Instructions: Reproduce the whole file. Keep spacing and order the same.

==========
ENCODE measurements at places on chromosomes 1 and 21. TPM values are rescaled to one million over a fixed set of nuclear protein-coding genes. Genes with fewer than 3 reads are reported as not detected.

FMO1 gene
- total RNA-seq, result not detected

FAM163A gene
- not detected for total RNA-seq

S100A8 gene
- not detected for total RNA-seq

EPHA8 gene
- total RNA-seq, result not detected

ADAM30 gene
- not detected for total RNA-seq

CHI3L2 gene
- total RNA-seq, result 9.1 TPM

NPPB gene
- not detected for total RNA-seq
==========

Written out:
ENCODE measurements at places on chromosomes 1 and 21. TPM values are rescaled to one million over a fixed set of nuclear protein-coding genes. Genes with fewer than 3 reads are reported as not detected.

FMO1 gene
- total RNA-seq, result not detected

FAM163A gene
- not detected for total RNA-seq

S100A8 gene
- not detected for total RNA-seq

EPHA8 gene
- total RNA-seq, result not detected

ADAM30 gene
- not detected for total RNA-seq

CHI3L2 gene
- total RNA-seq, result 9.1 TPM

NPPB gene
- not detected for total RNA-seq